10 Reasons people choose and remain in churches

Rev! Magazine is a great magazine.  It speaks of trends and practices that impact today and tomorrow’s church. Recently, they compiled a list of common reasons why people choose churches. I had never seen a list compiled quite so succinctly. Here they are…in no particular order.

1 Tradition (denominational history, doctrinal distinctions)
As the saying goes, the apple doesn’t fall far from the tree. According
to most studies on the topic, a large number of people return to their
childhood roots as parents, whether charismatic, liturgical, or
nondenominational. Commitment to a specific denomination and its
traditions is common.

2 Proximity (physical distance and familiarity)
Most will not travel more than 20 minutes away from their homes but
will drive up to 10 minutes more if it’s in the direction of their
normal commute. Familiarity of the path helps, but it also limits where
a person will attend. High fuel prices, available transportation,
weather, and road conditions can reduce travel distance as well.

3 Demographics (age, life stage)— Finding people
like oneself in a faith community, in terms of age and life stage, is
significant. Collegians, young married couples, young families,
families with teenagers, empty nesters, and retirees all have more in
common with each other than age alone. Typically, a church member is
within five to 10 years of the lead pastor’s age, although a popular
staff member can skew this norm.

4 Socio-economic (education, income)—People often
relate more to each other because of a shared socioeconomic class than
because of any other similar factor, including age and ethnicity.
Formal education and pay scale usually equate to lifestyle, providing
things to talk about and common communication styles in general. Plus,
socio-economic groups typically live in proximity to each other.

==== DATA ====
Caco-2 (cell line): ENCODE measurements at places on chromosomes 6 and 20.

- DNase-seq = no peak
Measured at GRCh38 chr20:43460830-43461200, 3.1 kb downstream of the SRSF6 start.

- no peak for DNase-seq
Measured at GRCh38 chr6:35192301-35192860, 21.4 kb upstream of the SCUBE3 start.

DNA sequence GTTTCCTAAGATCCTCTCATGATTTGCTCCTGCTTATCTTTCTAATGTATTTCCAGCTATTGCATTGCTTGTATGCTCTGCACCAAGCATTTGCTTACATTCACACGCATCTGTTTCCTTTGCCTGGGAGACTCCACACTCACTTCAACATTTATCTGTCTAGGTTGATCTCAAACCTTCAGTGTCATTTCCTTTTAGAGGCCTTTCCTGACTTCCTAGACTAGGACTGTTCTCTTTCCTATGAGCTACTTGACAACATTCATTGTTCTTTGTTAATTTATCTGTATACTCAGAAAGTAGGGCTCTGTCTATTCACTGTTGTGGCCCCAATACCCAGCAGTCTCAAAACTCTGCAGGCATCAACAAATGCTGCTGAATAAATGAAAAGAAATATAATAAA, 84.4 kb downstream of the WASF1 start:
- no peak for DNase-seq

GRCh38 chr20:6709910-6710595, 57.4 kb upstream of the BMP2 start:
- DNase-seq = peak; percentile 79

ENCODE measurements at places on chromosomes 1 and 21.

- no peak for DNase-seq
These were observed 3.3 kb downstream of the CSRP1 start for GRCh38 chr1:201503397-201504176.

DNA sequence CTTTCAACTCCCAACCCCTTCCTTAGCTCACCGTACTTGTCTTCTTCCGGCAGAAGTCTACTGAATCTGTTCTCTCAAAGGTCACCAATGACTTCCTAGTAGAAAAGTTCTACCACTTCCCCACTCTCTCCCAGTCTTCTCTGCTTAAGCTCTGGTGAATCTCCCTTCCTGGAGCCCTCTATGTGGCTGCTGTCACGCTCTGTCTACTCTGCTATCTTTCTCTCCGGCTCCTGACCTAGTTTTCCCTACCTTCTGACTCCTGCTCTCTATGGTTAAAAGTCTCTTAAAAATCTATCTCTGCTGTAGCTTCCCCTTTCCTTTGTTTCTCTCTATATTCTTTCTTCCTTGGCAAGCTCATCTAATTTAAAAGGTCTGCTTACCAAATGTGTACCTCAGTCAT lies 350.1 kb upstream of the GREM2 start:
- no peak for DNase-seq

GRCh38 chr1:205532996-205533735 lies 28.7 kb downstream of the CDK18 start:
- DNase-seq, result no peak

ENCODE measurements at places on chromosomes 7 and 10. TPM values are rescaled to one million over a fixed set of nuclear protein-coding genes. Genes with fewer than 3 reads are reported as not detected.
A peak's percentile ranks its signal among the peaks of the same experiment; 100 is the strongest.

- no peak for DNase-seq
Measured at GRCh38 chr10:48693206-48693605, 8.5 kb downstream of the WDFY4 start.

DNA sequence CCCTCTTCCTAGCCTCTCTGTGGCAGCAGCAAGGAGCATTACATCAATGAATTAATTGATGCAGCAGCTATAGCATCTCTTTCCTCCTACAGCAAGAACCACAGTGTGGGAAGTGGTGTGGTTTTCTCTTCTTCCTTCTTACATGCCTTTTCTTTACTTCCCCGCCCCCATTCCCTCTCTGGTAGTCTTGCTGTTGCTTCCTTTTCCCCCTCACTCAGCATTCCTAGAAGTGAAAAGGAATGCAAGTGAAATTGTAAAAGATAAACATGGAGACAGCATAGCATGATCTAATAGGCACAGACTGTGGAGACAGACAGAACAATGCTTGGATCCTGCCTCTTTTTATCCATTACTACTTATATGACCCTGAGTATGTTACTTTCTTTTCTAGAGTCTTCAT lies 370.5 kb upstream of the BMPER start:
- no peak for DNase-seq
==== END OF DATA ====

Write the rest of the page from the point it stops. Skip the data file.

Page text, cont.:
5 Music/worship style (the arts and psychographics)
Hymns, choruses, charismatic expression, praise and worship, acoustic,
pipe organ, choir, worship team, liturgy, performance, or
participative… music and arts pique our emotions and thus are the most
controversial, causing people to select or avoid a church.

6 Preaching delivery/pastoral personality— Some
people will endure music they don’t like if they like the preaching, so
long as preaching is one of their interest angles. Consequently,
"average" preachers have grown huge congregations while some dynamic
communicators lead very small ones. Related to preaching is the
pastor’s personality, which can attract or detract people from a church.

7 Ethnicity/culture—The multiethnic congregation is
a passionate and mostly unrealized goal of many churches. For the most
part, people enjoy the cultural norms, language, color, dialect,
traditions, and history of their own "tribes." While first, second, and
third generations differ from each other, the closer to the country of
origin, the more people choose to value this interest angle.

8 Community/friends—People will endure disdain for
various aspects of a church, so long as they maintain good friendships
in church. Perhaps more than any single factor, this is the glue that
causes people to stick to and feel fulfilled in a church, whether it’s
growing or shrinking. Many people accept lower quality programs and
services when they discover close community among friends.

9 Mission/vision—Churches that develop a strong
mission vision tend to attract people who share that interest angle,
whether it be for overseas missions, caring for the homeless,
evangelism, or other outreach motivations.

10 Youth/kids—When life passage includes children
at home, finding a church that’s liked by the kids and meets their
spiritual needs becomes significant.

I know from experience that people choose churches for these and a host of other reasons. Are there reasons that aren’t on here? If so, what are they? I’d also be curious to know which of these listed will dominate the next 10 years. Are any of them by nature unhealthy spiritually?

Dr. Tim Spivey is Lead Planter of New Vintage Church in San Diego, California. He is the author of numerous articles and one book, "Jesus: The Powerful Servant." A sought after speaker for events, Tim also serves as Adjunct Professor of Religion at Pepperdine University. Tim serves as a church consultant, and his writings are featured on ChurchLeaders.com, Church Executive magazine, Faith Village, Sermon Central, and Giving Rocket.

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